Bubbly cheese spilling over the sides of your bowl. Sweet, soft onions in a dark and rich broth. It’s French onion soup, of course.
We threw in an extra pound of onions because two didn’t seem like enough. You could probably add a bit more. I like my onion soup a bit heavy on the onions.
Those sprigs of rosemary and thyme hang out in the pot for a while, and most of those herbs fall off and into the soup. I like that. If you don’t, you could wrap the sprigs (and bay leaves) in a cheese cloth, tie it, and remove the whole bunch later.
Give the onions time to brown. The original recipe said to give them 45 minutes, but it’s not enough. At that point, a few onions have only begun to start browning.
Don’t rush. Turn on a movie you’ve already seen a few times and relax, getting up just to stir the onions every once in a while. Or finish reading that Hunger Games book.
Open that bottle of wine now. You only have to save less than a cup for the soup.
Adding red wine to this soup makes the broth darker, richer, and more flavorful. The onions turn a bit purple, too.
I love using a spoon to break through the thick cheese layer and scoop out a mix of onions, melted cheese, and a piece of bread soaked in broth. The perfect bite!
We went with a rosemary and sea salt sourdough loaf for this soup. So delicious. But any crusty bread will do.
french onion soup
serves 4 in 13-oz. ramekins, adapted from Gourmet via epicurious
- 3 pounds medium onions, halved lengthwise and thinly sliced lengthwise
- 3 sprigs fresh thyme, plus another for garnish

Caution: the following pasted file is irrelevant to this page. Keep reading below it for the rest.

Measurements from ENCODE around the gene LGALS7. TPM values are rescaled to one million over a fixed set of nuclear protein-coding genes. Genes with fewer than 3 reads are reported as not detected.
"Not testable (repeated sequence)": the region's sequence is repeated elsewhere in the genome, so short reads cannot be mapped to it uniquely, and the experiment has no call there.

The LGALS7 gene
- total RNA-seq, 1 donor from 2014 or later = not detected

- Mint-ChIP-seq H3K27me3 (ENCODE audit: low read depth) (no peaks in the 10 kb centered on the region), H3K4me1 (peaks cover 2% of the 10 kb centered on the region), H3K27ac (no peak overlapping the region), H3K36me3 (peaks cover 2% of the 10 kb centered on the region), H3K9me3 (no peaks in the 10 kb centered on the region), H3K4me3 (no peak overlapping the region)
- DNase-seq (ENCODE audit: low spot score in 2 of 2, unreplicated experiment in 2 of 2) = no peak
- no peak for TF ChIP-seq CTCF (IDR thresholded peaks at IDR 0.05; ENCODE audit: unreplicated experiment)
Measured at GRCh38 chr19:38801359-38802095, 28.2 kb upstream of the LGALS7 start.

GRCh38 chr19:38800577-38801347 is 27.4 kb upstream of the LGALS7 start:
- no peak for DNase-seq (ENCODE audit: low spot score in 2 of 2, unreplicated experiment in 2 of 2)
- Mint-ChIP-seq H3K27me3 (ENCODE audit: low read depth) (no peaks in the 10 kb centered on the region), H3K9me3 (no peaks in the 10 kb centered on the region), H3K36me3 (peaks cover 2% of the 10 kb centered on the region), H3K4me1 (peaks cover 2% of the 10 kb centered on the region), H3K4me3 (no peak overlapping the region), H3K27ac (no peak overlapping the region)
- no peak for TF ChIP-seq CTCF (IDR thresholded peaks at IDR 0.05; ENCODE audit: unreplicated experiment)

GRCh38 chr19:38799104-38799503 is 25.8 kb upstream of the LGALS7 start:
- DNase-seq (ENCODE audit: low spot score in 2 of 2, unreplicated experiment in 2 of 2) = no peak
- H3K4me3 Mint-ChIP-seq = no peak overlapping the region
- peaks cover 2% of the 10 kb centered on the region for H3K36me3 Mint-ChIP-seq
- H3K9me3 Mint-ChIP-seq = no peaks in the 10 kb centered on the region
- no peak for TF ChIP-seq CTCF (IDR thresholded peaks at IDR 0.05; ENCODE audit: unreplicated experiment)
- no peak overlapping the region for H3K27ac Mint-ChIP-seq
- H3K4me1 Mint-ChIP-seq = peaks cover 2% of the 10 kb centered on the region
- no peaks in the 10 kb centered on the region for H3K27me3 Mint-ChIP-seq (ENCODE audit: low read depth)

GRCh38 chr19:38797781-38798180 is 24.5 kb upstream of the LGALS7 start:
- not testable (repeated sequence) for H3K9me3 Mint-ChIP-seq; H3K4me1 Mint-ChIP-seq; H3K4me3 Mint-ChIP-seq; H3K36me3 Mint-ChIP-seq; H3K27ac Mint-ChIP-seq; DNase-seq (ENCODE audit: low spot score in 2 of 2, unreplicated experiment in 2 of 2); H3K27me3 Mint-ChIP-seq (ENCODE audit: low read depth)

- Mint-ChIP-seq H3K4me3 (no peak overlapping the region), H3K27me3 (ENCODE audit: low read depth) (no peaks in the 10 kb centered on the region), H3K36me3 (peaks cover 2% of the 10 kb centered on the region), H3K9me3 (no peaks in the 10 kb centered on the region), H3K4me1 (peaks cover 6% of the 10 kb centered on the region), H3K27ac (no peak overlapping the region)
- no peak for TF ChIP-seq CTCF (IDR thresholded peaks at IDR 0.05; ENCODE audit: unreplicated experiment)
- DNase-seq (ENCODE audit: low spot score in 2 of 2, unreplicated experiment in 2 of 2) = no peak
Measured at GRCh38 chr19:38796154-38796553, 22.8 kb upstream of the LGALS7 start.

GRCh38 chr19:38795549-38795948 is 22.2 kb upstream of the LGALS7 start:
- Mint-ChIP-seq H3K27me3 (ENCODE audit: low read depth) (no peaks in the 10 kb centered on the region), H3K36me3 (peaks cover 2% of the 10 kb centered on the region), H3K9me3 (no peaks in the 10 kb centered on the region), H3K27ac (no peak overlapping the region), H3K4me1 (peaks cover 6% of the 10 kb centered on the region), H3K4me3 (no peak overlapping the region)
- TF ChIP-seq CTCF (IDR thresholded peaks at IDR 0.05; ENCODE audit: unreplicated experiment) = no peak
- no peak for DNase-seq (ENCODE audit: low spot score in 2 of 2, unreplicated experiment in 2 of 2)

- 1 sprig fresh rosemary
- 2 bay leaves
- 3/4 teaspoon salt
- 1/2 stick (1/4 cup) unsalted butter
- 2 teaspoons all-purpose flour
- 1 teaspoon. Herbes de Provence, a French spice blend of savory, fennel, basil, thyme, and lavender
- 3/4 cup red wine
- 4 cups reduced-sodium beef broth
- 1/2 cup water
- 1/4 cup sherry
- 1/2 teaspoon black pepper
- 6 (1-inch thick) slices of crusty bread
- 1/2 pound Gruyère
- 2 tablespoons finely grated Parmigiano-Reggiano
Cook onions, thyme, rosemary, bay leaves, salt, and butter in a 4- to 5-quart heavy pot over moderate heat, uncovered, stirring frequently, until onions are very soft and deep golden brown, about 1 hour and 30 minutes. After 45 minutes or an hour, you can turn down the heat just a bit.
Then, add flour and Herbes de Provence, and stir for 1 minute. Add wine and stir for 2 minutes. Stir in broth, water, sherry, and pepper. Let everything simmer for 30 minutes, stirring occasionally.
While the soup simmers, put oven rack in middle position and heat oven to 350°F.
Arrange bread in 1 layer on a large baking sheet and toast, turning over once, until completely dry, about 15 minutes.
Remove toasted bread from oven and turn on broiler. Put the ramekins for your soup on a baking sheet.
Remove the bay leaves and sprigs of rosemary and thyme from the soup and discard. Divide soup among ramekins, then float a piece of toast in each. Slice enough Gruyère (about 6 ounces total) to cover tops of ramekins, allowing ends of cheese to hang over rims of crocks. Sprinkle with Parmigiano-Reggiano.
Broil 4 to 5 inches from heat until cheese is melted and bubbly, about 1 to 3 minutes.
Garnish soup with fresh thyme and serve.